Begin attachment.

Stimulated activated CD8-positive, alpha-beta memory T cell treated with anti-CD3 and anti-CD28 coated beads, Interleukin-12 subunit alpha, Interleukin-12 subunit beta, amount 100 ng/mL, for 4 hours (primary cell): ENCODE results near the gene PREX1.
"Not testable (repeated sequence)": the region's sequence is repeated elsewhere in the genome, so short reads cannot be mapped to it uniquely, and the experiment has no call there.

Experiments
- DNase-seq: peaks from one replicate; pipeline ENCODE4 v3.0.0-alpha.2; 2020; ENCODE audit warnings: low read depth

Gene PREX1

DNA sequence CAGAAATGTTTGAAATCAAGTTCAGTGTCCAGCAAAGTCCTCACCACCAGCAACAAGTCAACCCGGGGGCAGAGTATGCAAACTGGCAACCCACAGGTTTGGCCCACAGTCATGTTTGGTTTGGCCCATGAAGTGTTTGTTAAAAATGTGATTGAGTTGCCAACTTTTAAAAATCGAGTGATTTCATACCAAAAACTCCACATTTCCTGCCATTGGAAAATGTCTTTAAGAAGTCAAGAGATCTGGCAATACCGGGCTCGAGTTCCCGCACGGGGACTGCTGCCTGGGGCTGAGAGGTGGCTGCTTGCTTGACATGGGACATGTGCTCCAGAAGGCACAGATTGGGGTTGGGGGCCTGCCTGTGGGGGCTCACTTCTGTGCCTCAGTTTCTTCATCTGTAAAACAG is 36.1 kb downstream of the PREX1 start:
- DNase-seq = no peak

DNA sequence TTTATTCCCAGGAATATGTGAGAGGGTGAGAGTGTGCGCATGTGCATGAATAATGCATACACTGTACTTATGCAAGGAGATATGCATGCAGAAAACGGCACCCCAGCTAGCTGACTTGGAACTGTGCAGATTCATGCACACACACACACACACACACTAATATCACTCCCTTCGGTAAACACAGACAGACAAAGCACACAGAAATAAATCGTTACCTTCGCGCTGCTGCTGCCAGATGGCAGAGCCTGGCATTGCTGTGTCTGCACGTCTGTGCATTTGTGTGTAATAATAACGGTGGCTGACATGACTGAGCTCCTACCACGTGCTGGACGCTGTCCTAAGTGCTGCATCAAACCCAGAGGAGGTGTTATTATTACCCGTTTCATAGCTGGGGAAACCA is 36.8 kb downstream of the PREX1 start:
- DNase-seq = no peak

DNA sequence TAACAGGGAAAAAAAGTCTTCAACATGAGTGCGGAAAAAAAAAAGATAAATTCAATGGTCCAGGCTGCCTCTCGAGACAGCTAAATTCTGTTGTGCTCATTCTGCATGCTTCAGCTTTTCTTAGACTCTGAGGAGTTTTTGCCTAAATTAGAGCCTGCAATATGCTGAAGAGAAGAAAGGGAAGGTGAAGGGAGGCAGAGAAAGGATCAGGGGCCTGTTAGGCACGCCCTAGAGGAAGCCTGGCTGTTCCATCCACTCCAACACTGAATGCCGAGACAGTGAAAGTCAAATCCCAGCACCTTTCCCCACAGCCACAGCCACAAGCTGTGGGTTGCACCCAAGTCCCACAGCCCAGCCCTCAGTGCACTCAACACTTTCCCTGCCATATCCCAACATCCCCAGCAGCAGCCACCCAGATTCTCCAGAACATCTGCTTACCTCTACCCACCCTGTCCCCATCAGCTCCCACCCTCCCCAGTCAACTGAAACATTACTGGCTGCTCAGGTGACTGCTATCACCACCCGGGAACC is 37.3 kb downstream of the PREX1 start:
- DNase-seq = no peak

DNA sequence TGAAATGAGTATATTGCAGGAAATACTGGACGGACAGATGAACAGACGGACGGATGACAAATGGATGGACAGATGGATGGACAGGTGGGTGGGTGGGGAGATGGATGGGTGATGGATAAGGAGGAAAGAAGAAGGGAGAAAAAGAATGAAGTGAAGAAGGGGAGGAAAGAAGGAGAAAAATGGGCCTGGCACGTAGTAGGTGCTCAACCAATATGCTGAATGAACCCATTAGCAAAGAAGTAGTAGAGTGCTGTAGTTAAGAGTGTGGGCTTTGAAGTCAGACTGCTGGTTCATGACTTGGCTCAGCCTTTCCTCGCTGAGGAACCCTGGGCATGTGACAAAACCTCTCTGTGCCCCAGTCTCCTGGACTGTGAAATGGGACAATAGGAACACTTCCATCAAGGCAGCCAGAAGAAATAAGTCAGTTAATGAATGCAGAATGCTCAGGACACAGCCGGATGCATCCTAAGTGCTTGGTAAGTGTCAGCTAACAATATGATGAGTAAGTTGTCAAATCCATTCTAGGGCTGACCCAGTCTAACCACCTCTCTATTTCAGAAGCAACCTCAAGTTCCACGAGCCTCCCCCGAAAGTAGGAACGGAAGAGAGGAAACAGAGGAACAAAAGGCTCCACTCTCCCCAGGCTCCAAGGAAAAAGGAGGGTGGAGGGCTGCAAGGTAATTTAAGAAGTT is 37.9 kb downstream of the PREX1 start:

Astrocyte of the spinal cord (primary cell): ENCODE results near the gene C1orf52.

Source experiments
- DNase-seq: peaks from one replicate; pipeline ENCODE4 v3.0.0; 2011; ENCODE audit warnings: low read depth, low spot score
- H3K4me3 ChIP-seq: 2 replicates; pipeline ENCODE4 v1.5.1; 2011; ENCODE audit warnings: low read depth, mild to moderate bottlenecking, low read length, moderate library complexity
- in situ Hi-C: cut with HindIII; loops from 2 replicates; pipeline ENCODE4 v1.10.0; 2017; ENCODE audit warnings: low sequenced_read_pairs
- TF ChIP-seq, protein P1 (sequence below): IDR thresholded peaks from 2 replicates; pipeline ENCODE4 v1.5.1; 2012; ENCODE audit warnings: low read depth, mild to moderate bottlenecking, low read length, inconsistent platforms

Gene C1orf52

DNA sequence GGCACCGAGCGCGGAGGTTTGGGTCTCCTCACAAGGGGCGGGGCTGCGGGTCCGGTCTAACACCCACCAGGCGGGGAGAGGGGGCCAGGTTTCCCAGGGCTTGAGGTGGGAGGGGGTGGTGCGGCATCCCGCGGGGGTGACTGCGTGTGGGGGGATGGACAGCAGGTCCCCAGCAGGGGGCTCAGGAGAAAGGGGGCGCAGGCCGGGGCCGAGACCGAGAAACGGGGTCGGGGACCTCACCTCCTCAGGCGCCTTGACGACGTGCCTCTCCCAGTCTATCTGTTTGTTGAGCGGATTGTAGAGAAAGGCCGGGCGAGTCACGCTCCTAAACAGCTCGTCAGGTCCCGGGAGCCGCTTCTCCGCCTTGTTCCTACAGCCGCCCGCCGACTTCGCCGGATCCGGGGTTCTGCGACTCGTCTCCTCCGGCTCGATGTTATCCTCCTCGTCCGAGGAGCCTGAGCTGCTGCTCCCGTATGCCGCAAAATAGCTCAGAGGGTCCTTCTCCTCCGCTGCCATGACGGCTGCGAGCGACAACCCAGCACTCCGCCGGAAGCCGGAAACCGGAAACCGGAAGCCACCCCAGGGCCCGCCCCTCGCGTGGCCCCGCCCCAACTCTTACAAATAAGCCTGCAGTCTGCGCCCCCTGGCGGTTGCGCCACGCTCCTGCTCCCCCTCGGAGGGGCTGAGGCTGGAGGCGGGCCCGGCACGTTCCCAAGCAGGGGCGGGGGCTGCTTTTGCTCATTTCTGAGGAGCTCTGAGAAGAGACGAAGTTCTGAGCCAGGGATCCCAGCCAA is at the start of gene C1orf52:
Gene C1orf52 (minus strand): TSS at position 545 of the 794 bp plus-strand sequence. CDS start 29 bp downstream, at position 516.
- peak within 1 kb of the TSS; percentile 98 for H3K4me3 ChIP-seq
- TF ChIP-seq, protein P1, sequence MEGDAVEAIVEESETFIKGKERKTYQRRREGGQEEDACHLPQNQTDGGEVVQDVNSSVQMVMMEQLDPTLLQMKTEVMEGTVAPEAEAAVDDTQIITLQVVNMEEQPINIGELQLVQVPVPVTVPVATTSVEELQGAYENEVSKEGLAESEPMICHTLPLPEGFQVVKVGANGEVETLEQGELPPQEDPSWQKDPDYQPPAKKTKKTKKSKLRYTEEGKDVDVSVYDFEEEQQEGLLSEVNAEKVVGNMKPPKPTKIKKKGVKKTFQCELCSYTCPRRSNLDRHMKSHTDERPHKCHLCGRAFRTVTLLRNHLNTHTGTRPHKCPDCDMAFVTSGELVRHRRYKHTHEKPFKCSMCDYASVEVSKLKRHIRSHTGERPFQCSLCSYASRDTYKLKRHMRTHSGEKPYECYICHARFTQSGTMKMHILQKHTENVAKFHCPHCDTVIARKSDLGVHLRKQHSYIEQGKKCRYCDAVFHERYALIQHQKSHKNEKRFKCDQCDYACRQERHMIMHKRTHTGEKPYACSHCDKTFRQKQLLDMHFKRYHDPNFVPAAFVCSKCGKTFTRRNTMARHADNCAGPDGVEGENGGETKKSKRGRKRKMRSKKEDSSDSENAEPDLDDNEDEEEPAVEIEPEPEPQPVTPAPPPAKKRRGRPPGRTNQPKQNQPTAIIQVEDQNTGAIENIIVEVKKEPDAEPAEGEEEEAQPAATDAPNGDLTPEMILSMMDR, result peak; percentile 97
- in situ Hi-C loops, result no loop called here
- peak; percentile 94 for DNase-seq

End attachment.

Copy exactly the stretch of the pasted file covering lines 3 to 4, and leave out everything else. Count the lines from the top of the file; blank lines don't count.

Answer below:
Experiments
- DNase-seq: peaks from one replicate; pipeline ENCODE4 v3.0.0-alpha.2; 2020; ENCODE audit warnings: low read depth